One thing I sometimes struggle with is keeping it simple. Sometimes I find myself adding details and thinking, “This is perfect!” and then going back and thinking, “Why did I add so much?!” I always try to remember that Coco Chanel quote:
“Before you leave the house, look in the mirror and take one thing off.”
Wise words from an impeccably fashionable woman. So while the Vivant necklace is a modern take with Art Deco appeal, I decided to keep the Vivant ring an echo of some of the details from the necklace, and lend towards classic simplicity.
The stones chosen for this setting were chosen to add a little bit of drama via color, with a neon pink Mahenge spinel, and two antique Old Mine Cut cushions (because antique cuts in diamonds are my favorites!) as the perfect classic accents.
Typically one of my favorite views, because it shows off so many details of a ring setting, and how they flow together.
The ring ends up at 2.64ctw of diamonds (antiques are .99ctw, melee are .10ctw) and spinel (1.55ct) and was made of 18kt white gold. This setting will be available (and tremendously adaptable!) for your own stone or stones, of any shape and size. I am also able to source stones, because pairs are not exactly easy to find sometimes!
And ending with the fluidity of the shank, and the slight split shank transition.
Daniel and Cynthia Stair are the owners and gem cutters at Custom Gemstones and I have known them for many years, after first striking up a conversation when I was looking for my engagement ring stone. I recently reached out to Dan with a whole bunch of questions and he answered every single one! Something that I really love about their website is that they take before and after pictures and it’s fascinating to see how the rough turns out, and recently started posting video of every single stone that goes up on their website.
How much of the cutting do you each do?
I cut full-time and do one or two per day. Cindi works at the local hospital, so she only has time to cut a few stones each month.
What are your favorite stones to cut?
That’s a tough question. If I had to pick one, it would probably be natural sapphires. However, I really like tourmalines, spinels and garnets too. I tend to favor higher RI or more dispersive gemstones, regardless of the hardness of the stone or the fact that harder stones take a little longer to cut. They also last longer in jewelry, so that’s something I feel good about. I don’t like to hear that people have rings made and then the stones get all scuffed up.
Do you have a favorite shape you like to cut? Or a favorite cut design?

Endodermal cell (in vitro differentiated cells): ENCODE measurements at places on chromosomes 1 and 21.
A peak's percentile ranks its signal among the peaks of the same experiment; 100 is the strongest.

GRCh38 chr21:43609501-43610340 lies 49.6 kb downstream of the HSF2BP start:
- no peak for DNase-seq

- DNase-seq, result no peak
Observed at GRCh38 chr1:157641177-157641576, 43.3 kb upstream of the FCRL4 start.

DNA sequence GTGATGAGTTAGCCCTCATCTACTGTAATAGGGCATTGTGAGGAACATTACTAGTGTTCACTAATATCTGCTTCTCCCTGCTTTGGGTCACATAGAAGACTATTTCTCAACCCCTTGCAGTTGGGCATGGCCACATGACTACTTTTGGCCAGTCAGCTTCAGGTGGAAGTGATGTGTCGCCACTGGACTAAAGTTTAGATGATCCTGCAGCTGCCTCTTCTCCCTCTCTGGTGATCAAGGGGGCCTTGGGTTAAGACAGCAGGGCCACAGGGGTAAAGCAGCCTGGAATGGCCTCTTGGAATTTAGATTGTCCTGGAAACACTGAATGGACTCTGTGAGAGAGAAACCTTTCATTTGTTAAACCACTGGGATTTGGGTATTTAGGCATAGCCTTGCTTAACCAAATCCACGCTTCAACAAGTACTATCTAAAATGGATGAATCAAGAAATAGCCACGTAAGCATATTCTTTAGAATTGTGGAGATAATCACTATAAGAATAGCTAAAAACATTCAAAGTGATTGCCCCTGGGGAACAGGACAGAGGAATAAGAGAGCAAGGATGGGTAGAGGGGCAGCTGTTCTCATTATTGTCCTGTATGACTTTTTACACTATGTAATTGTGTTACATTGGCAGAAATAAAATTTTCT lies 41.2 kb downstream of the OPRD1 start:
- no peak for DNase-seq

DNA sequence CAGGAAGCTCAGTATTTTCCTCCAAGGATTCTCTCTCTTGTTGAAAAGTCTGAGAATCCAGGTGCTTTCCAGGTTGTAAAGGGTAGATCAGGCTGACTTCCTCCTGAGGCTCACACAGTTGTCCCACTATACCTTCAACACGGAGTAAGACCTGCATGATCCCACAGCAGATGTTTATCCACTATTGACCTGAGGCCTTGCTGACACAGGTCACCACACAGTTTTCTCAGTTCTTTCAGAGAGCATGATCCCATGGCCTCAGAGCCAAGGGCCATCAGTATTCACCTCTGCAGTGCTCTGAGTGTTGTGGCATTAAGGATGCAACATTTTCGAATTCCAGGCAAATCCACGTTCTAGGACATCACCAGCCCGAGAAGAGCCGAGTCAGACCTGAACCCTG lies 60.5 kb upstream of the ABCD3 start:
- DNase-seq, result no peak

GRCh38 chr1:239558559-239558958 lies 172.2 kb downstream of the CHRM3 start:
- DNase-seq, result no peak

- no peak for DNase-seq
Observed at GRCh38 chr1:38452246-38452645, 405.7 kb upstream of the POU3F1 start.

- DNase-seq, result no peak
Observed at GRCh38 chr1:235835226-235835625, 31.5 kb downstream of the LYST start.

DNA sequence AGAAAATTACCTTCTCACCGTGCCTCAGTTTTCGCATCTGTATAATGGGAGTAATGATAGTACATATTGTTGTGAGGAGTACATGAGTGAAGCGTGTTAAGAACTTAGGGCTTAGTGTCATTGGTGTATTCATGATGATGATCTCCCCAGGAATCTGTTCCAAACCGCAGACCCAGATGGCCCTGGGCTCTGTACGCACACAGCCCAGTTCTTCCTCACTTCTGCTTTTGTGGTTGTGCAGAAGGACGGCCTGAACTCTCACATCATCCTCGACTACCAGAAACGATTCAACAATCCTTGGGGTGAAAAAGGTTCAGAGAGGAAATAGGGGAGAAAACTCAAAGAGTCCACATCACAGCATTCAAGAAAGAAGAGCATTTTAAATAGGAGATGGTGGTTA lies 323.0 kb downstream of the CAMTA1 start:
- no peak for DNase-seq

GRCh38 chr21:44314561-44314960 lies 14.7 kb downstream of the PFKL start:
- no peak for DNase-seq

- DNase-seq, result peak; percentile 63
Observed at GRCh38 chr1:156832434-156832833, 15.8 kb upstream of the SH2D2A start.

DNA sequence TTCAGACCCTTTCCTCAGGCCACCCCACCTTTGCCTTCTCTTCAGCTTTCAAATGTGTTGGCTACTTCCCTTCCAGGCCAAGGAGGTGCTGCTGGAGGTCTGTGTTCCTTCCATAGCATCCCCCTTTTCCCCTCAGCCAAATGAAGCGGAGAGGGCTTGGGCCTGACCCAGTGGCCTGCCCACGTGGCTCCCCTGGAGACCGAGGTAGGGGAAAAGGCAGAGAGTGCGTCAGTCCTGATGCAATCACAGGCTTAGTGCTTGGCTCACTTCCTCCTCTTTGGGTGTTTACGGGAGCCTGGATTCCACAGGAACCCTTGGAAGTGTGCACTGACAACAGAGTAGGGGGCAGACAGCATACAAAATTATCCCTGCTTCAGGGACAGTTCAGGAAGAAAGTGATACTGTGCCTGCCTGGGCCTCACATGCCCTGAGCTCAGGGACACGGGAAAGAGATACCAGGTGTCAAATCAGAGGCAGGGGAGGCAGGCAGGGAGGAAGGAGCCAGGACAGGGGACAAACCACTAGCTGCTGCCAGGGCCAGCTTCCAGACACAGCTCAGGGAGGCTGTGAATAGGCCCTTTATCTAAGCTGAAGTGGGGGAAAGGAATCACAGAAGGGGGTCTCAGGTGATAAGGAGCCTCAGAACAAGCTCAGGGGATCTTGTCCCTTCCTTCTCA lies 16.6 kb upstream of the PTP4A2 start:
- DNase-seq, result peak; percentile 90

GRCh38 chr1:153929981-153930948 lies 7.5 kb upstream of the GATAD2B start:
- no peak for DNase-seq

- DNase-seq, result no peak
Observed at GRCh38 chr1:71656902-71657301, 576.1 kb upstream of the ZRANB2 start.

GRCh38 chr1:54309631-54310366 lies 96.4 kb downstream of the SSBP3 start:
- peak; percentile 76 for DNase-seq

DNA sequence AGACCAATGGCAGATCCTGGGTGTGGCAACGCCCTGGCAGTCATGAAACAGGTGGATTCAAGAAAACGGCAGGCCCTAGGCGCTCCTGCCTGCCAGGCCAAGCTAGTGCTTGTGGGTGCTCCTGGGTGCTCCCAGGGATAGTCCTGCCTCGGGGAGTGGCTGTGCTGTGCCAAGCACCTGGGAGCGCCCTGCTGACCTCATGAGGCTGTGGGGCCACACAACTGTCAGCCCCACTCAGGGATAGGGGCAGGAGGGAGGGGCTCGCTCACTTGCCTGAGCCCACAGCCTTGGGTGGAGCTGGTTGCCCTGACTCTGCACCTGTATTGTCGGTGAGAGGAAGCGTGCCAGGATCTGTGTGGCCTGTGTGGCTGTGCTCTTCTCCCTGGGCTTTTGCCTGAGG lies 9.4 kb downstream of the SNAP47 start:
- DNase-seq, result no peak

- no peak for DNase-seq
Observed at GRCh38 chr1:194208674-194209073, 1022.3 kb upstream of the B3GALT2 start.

No. I don’t like cutting pears, but other than that, don’t really have a favorite. Variety is a good thing when it comes to cutting stones.
Do you typically cut more from diagrams or more by instinct?
Actually, I only use diagrams less than 10% of the time. I usually cut using a “style” such as step cutting as with emeralds or Asscher cuts, or brilliant cutting as with Portuguese, standard round brilliants, etc. I also do a lot of radiant or princess type cuts if the stone is shallowish, and scissors cuts if it’s deeper in shape. While I work, I figure it out as I go and make notes about the angles, index gear (rotational) settings, etc. as needed so I can remember what I did when I go back to prepolish, then polish the stone.
How did you get started cutting gems? What did each of you do before?
I was a photographer, writer and graphic designer for a large fishing lure manufacturer, and also did a lot of work for other area business and print shops when they needed full color printing done. Back in the early 1990’s, I was probably one of the very first people to successfully use a desktop color computer for production of things like catalogs, magazine ads, etc. Cindi was a housewife for many years and a gem collector. She started cutting stones about ten years ago. I started in 1998 if I remember correctly.
What’s your favorite type of customer?
I don’t really have a favorite type of customer other than maybe people working on engagement ring projects because it’s fun to be a part of that, or gemologists because it’s nice to work with someone who knows a lot about gemstones.
What’s the percentage split between commissions vs what you choose?
It’s gotten to be about 50/50. Right now, we’re backlogged about a month with other peoples stones to cut, but also have to keep the ebay store and regular website interesting. I try to cut one of my own, one for someone else, one of my own, etc.
I noticed that you added videos of your stones to each listing. What brought that on?